International Encyclopaedia
of the Histories of Anthropology

Eva Lips, who was married to the ethnologist, sociologist and jurist Julius Lips, followed her husband as an opponent of German National Socialism into exile in the US in 1934, where she established herself as a successful anti-fascist exile writer and supported her husband in his field research on the economy and law of North American Indians and the African American minority. In 1948, the couple returned to Leipzig in the Soviet-occupied zone of Germany. After Julius Lips’ sudden death in 1950, Eva Lips succeeded him as director of the Julius Lips Institute for Comparative Sociology of Law and Ethnology. After obtaining her thesis in 1951, she became one of the first female professors at the University of Leipzig in 1954. She had a lasting influence on the development of ethnology in the GDR in academic circles and beyond, for a popular audience.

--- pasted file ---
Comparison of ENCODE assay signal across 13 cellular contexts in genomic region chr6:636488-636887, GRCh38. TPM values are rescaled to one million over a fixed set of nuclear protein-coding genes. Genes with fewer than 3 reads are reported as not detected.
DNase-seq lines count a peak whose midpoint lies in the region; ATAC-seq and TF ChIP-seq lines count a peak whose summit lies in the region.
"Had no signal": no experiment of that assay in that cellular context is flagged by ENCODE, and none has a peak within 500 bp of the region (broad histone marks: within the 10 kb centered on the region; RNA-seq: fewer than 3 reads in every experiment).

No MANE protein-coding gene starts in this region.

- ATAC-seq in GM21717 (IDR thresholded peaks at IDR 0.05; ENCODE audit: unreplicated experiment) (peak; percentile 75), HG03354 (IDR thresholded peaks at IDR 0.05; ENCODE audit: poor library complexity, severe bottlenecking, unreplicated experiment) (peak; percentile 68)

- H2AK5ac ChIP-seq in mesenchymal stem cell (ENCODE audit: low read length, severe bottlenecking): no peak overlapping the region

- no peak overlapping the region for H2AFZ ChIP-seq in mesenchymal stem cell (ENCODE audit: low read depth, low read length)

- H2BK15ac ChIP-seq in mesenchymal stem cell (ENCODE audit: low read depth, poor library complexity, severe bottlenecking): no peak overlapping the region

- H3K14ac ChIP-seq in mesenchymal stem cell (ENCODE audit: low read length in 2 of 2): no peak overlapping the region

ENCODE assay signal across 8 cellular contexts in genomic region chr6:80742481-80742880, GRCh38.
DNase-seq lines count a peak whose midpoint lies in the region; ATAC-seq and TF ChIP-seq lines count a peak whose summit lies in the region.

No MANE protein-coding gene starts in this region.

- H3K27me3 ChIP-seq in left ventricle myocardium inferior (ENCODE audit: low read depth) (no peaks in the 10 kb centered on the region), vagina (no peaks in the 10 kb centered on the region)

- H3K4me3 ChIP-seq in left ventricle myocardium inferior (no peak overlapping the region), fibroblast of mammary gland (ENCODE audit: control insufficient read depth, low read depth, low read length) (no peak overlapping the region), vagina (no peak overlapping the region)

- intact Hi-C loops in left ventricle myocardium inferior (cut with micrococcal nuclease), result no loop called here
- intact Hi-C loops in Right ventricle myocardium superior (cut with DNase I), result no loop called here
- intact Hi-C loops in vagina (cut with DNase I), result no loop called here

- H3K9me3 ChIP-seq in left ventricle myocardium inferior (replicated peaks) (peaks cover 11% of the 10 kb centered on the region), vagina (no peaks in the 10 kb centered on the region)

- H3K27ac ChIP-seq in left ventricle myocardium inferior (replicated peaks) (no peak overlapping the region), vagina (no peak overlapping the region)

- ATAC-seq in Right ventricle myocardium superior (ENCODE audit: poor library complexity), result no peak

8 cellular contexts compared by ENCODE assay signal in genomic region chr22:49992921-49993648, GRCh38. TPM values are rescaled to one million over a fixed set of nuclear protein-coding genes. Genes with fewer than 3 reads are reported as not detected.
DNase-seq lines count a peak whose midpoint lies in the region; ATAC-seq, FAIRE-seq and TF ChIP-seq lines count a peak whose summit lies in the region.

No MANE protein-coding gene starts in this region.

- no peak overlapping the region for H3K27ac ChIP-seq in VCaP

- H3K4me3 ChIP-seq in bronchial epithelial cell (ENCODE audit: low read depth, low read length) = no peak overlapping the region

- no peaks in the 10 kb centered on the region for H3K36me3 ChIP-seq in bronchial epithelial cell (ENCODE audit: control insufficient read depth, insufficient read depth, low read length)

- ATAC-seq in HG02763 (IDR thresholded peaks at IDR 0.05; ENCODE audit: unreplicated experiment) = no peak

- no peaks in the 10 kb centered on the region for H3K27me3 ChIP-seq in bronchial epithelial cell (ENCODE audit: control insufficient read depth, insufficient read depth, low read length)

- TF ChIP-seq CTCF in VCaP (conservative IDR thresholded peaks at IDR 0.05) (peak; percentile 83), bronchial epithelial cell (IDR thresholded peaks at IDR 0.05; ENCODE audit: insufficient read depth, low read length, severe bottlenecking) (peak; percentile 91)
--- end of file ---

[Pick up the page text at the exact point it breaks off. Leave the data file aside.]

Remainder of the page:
Keywords: Ethnology | 20th century | Germany | Democratic German Republic | United States of America | African-American studies | North Amerindian Studies | Antifascism | Nazism | Julius Lips

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